The Sniff Box – Perfume In Plain English

Tagged With ‘Pelargonium’

Frédéric Malle

Géranium pour Monsieur

rsz_20161128_152202_1The world is full of fresh smells, but only a few of them are widely used in perfumery – mainly the sharp but fruity smells of citrus, which give eau-de-colognes their uplifting zing. The scents of mint or pine-needles are equally fresh and invigorating, yet few people want to smell of either, for the simple reason that mint is so strongly associated with toothpaste, and pine with household cleaning products. It’s a brave perfumer who attempts to use either of them in a fragrance, but Géranium pour Monsieur is a brilliant demonstration of how it can be done.

Created by Dominique Ropion for Frédéric Malle in 2009, this is a wonderful alternative to classic colognes, and it also offers something that colognes don’t have: a freshness that lasts not just for a few minutes or an hour or so, but almost all day long. Ropion has cleverly extended the refreshing scent of mint by mixing it with geranium (or rather pelargonium) oil, which has a minty side to it but lasts much longer than mint alone, and a spicy side that is emphasised here with the addition of aniseed, clove oil and cinnamon.

Like all the perfumes that Malle has commissioned for his Editions de Parfums range, this is a rich, complex scent, and its freshness is underlaid with smooth but luxurious ingredients like sandalwood, long-lasting synthetic white musks, and smaller amounts of incense and resinous benzoin. I think it’s a masterpiece, and a fine addition to the wardrobe of any well-dressed man.

Hermès

Equipage Géranium

rsz_equipage_geraniumEquipage is such a classic perfume that it’s tempting to ask why anyone would mess with it, but that’s a bit like wondering why anyone would want to reinterpret the Beatles’ original version of Yesterday.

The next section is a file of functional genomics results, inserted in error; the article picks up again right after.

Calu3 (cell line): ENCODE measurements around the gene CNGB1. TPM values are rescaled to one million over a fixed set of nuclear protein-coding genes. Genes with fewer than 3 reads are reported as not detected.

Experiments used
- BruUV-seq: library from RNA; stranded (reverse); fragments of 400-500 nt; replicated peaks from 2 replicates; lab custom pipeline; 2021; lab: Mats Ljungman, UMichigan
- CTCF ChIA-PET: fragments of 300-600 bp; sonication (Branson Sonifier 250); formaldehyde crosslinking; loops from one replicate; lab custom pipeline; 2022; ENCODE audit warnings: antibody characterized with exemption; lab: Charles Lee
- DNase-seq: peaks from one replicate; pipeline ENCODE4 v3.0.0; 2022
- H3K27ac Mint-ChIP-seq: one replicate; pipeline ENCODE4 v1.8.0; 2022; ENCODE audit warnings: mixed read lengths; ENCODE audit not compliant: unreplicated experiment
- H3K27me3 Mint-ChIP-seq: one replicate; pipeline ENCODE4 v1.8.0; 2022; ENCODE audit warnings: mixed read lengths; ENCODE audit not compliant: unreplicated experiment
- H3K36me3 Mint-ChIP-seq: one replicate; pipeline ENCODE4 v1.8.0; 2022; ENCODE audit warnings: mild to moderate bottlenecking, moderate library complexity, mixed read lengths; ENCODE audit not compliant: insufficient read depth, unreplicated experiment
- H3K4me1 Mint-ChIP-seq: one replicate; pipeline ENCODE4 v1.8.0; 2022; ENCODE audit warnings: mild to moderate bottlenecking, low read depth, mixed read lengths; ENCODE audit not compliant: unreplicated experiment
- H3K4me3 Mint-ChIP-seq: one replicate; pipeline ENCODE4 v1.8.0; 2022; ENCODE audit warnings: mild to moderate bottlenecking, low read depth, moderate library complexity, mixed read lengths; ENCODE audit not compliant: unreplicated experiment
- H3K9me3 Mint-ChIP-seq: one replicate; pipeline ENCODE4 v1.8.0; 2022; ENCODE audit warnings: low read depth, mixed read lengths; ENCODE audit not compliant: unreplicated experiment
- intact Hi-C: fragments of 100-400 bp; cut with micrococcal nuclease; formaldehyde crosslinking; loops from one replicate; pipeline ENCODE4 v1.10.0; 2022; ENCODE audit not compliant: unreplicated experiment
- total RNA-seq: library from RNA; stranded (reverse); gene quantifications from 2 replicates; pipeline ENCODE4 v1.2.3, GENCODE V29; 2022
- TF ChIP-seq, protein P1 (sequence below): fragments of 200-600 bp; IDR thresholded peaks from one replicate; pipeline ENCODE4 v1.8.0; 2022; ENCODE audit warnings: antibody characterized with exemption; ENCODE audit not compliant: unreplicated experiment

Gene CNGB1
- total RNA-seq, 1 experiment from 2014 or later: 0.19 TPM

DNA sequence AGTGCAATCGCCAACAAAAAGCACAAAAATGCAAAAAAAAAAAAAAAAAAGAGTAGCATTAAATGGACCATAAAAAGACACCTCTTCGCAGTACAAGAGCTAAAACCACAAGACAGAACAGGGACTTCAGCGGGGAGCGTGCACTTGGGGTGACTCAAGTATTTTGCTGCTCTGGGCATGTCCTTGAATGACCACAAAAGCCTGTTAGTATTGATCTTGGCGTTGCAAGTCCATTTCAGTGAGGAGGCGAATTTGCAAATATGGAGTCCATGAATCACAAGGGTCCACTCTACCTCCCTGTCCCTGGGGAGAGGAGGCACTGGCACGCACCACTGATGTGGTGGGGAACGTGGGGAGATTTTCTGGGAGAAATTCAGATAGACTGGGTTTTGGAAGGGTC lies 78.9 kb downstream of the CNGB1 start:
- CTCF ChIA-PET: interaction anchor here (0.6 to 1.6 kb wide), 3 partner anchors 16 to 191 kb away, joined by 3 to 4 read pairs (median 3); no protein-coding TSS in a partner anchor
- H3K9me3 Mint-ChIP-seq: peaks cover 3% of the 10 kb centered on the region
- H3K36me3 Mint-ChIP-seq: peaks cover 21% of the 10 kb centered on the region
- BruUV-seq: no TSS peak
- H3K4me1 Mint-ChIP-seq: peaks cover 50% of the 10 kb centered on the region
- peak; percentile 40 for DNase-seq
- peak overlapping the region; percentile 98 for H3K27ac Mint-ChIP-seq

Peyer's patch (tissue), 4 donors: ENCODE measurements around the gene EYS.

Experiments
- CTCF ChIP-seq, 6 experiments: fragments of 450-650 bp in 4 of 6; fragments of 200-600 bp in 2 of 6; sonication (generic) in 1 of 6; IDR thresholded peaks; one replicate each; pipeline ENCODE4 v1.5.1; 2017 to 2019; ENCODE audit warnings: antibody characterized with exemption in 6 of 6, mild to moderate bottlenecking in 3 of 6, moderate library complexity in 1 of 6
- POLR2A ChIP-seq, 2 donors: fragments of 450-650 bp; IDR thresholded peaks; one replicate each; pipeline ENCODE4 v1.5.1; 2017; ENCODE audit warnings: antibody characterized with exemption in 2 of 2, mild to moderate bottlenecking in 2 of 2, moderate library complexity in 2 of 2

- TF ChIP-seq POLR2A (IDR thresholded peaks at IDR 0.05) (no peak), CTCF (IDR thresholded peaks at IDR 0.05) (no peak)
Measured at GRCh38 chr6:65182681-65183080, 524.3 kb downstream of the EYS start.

Created by the perfumer Guy Robert and launched in 1970, Equipage was the first Hermès perfume to be designed specifically for men, and Robert composed a rich, subtly spicy scent which includes – among many other things – bergamot orange, jasmine, lily of the valley and clove-scented carnations.

Forty-five years on, the company’s in-house perfumer, Jean-Claude Ellena, has revisited three of its classics, in each case pairing them with a new ingredient. First came Bel Ami Vétiver, followed by Rose Amazone, and now we have his updated version of Equipage – Equipage Géranium.

If Ellena’s attempt to give Equipage a modern twist isn’t (to my nose at least) entirely successful, his choice of geranium (or pelargonium, to be botanically correct) as a new ingredient is a typically clever and imaginative one. Though the leaves of different species of pelargonium smell of everything from lemon to cinnamon, most of the so-called geranium oil used in perfumery comes from a single South African species, Pelargonium graveolens. As with all natural ingredients, geranium oil comes in a range of different grades, but they generally share a fresh, slightly sharp smell that’s usually described as both fruity and minty, often with a hint of rose.

I’m guessing that it was the fresh, minty element of geranium oil that appealed to Jean-Claude Ellena, and Equipage Géranium does smell a tiny bit fresher and sharper than the original Equipage – but it’s a subtle twist rather than a radical reinvention. I’m not sure it’s sufficiently different to make it worth choosing over the original, but unlike many of Ellena’s perfumes, which are always refined but sometimes stripped down until they’re slightly colourless, Equipage Géranium retains all the richness and complexity of its inspiration. Given the crude simplicity of so many modern scents, that’s a quality to be celebrated.

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